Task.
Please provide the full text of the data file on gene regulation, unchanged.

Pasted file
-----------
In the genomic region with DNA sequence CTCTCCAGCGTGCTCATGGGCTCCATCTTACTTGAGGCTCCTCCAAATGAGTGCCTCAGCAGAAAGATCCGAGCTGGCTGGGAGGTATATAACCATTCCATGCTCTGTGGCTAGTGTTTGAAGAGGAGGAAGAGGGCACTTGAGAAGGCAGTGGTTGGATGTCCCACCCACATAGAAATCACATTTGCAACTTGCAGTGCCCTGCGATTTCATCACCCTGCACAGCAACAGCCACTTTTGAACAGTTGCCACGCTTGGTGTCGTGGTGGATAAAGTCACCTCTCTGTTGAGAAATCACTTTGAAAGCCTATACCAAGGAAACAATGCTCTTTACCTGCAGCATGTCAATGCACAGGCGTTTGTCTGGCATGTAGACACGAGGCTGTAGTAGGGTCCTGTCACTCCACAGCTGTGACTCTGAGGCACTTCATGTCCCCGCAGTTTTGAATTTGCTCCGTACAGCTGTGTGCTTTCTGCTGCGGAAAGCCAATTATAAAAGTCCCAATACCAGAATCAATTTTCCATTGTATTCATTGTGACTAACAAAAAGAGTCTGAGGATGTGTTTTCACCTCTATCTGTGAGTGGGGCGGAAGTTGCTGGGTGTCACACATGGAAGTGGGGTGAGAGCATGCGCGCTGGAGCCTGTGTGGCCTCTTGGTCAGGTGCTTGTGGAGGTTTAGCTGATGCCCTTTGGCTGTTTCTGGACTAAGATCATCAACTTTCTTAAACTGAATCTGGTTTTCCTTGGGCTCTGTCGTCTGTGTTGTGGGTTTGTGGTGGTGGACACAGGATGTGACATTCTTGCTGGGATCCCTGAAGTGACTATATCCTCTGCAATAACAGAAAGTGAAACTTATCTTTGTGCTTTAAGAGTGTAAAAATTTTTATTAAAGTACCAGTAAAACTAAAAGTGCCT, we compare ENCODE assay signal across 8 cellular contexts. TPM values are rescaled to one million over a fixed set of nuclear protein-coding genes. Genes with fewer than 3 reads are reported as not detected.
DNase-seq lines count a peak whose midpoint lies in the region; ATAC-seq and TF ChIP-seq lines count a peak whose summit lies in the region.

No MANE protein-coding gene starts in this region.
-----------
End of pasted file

In the genomic region with DNA sequence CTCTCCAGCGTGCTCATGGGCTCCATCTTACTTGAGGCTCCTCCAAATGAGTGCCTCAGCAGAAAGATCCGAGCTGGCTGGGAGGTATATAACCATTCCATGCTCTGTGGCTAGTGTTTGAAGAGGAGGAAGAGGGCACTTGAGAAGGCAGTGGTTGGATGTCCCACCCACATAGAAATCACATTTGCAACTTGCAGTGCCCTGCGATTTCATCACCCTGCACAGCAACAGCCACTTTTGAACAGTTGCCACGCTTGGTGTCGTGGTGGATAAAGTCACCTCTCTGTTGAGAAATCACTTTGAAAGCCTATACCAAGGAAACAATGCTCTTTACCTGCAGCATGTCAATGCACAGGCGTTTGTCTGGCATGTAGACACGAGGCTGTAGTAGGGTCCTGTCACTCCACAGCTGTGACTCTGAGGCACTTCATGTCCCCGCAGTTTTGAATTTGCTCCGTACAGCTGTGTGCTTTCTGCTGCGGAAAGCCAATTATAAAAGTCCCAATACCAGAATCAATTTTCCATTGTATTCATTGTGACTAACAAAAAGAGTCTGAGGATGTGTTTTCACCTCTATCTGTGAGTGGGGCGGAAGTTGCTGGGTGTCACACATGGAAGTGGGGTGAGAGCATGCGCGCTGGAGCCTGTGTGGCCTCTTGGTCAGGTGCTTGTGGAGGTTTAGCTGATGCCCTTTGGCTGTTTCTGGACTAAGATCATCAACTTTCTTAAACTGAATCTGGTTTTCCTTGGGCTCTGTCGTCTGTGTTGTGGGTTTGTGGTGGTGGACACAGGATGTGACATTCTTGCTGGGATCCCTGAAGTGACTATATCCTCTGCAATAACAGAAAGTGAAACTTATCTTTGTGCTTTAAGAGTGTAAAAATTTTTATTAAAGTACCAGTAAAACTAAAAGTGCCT, we compare ENCODE assay signal across 8 cellular contexts. TPM values are rescaled to one million over a fixed set of nuclear protein-coding genes. Genes with fewer than 3 reads are reported as not detected.
DNase-seq lines count a peak whose midpoint lies in the region; ATAC-seq and TF ChIP-seq lines count a peak whose summit lies in the region.

No MANE protein-coding gene starts in this region.